Keep in mind that there are many equivalent ways of defining a monad, and that this is not the primary one in the Haskell ecosystem. I like it for its conceptual simplicity and the intuition it provides, but there are other definitions that are more convenient when programming. We’ll talk about them momentarily.

In this formulation, monad laws are very easy to express. They cannot be enforced in Haskell, but they can be used for equational reasoning. They are simply the standard composition laws for the Kleisli category:

(f >=> g) >=> h = f >=> (g >=> h) -- associativity
return >=> f = f                  -- left unit
f >=> return = f                  -- right unit

This kind of a definition also expresses what a monad really is: it’s a way of composing embellished functions. It’s not about side effects or state. It’s about composition. As we’ll see later, embellished functions may be used to express a variety of effects or state, but that’s not what the monad is for. The monad is the sticky duct tape that ties one end of an embellished function to the other end of an embellished function.

Going back to our Writer example: The logging functions (the Kleisli arrows for the Writer functor) form a category because Writer is a monad:

instance Monoid w => Monad (Writer w) where
    f >=> g = \a -> 
        let Writer (b, s)  = f a
            Writer (c, s') = g b
        in Writer (c, s `mappend` s')
    return a = Writer (a, mempty)

Monad laws for Writer w are satisfied as long as monoid laws for w are satisfied (they can’t be enforced in Haskell either).

There’s a useful Kleisli arrow defined for the Writer monad called tell. It’s sole purpose is to add its argument to the log:

tell :: w -> Writer w ()
tell s = Writer ((), s)

We’ll use it later as a building block for other monadic functions.

Fish Anatomy

When implementing the fish operator for different monads you quickly realize that a lot of code is repeated and can be easily factored out. To begin with, the Kleisli composition of two functions must return a function, so its implementation may as well start with a lambda taking an argument of type a:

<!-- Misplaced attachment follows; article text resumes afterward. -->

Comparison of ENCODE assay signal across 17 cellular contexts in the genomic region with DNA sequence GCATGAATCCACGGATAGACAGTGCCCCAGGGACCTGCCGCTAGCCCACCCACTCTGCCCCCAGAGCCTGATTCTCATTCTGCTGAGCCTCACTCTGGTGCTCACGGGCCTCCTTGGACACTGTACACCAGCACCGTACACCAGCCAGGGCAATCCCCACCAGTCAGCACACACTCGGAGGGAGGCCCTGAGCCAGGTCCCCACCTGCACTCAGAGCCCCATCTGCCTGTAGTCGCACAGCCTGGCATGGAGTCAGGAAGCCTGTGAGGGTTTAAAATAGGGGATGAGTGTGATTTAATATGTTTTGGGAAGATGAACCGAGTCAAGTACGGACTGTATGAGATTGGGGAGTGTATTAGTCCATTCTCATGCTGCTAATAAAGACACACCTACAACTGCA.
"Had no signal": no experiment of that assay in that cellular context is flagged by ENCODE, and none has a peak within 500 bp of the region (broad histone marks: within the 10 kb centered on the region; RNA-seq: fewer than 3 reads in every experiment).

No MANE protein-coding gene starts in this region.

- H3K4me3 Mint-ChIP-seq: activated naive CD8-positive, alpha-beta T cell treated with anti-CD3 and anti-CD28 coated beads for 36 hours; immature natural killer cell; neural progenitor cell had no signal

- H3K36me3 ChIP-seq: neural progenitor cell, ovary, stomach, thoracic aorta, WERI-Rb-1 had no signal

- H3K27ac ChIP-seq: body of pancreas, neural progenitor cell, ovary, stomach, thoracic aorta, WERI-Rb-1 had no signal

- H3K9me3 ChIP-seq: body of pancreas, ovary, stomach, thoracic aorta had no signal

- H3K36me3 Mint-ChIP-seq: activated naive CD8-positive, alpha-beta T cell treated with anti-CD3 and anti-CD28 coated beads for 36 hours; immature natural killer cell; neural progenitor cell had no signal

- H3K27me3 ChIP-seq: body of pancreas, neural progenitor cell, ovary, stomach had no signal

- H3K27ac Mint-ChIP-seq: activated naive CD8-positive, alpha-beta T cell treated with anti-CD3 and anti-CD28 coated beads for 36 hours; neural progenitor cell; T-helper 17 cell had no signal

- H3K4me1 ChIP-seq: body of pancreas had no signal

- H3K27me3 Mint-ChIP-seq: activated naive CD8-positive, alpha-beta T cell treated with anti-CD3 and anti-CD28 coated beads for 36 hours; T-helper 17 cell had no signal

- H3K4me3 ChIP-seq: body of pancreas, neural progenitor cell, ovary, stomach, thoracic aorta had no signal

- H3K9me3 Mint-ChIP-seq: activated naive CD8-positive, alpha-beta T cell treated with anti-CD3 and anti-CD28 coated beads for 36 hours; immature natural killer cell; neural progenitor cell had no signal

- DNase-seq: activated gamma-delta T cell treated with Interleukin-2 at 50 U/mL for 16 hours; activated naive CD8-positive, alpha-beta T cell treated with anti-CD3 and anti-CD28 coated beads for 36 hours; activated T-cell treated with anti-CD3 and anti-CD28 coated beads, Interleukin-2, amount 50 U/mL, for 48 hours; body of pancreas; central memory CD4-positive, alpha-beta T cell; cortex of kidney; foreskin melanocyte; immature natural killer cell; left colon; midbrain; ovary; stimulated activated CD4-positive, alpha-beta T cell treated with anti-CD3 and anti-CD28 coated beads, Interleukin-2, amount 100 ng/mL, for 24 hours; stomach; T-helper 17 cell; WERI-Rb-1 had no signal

(>=>) :: (a -> m b) -> (b -> m c) -> (a -> m c)
f >=> g = \a -> ...

The only thing we can do with this argument is to pass it to f:

f >=> g = \a -> let mb = f a
                in ...

At this point we have to produce the result of type m c, having at our disposal an object of type m b and a function g :: b -> m c. Let’s define a function that does that for us. This function is called bind and is usually written in the form of an infix operator:

(>>=) :: m a -> (a -> m b) -> m b

For every monad, instead of defining the fish operator, we may instead define bind. In fact the standard Haskell definition of a monad uses bind:

class Monad m where
    (>>=) :: m a -> (a -> m b) -> m b
    return :: a -> m a

Here’s the definition of bind for the Writer monad:

(Writer (a, w)) >>= f = let Writer (b, w') = f a
                        in  Writer (b, w `mappend` w')

It is indeed shorter than the definition of the fish operator.

It’s possible to further dissect bind, taking advantage of the fact that m is a functor. We can use fmap to apply the function a -> m b to the contents of m a. This will turn a into m b. The result of the application is therefore of type m (m b). This is not exactly what we want — we need the result of type m b — but we’re close. All we need is a function that collapses or flattens the double application of m. Such function is called join:

join :: m (m a) -> m a

Using join, we can rewrite bind as:

ma >>= f = join (fmap f ma)

That leads us to the third option for defining a monad:

class Functor m => Monad m where
    join :: m (m a) -> m a
    return :: a -> m a

Here we have explicitly requested that m be a Functor. We didn’t have to do that in the previous two definitions of the monad. That’s because any type constructor m that either supports the fish or bind operator is automatically a functor. For instance, it’s possible to define fmap in terms of bind and return:

fmap f ma = ma >>= \a -> return (f a)

For completeness, here’s join for the Writer monad:

join :: Monoid w => Writer w (Writer w a) -> Writer w a
join (Writer ((Writer (a, w')), w)) = Writer (a, w `mappend` w')

The do Notation

One way of writing code using monads is to work with Kleisli arrows — composing them using the fish operator. This mode of programming is the generalization of the point-free style. Point-free code is compact and often quite elegant. In general, though, it can be hard to understand, bordering on cryptic. That’s why most programmers prefer to give names to function arguments and intermediate values.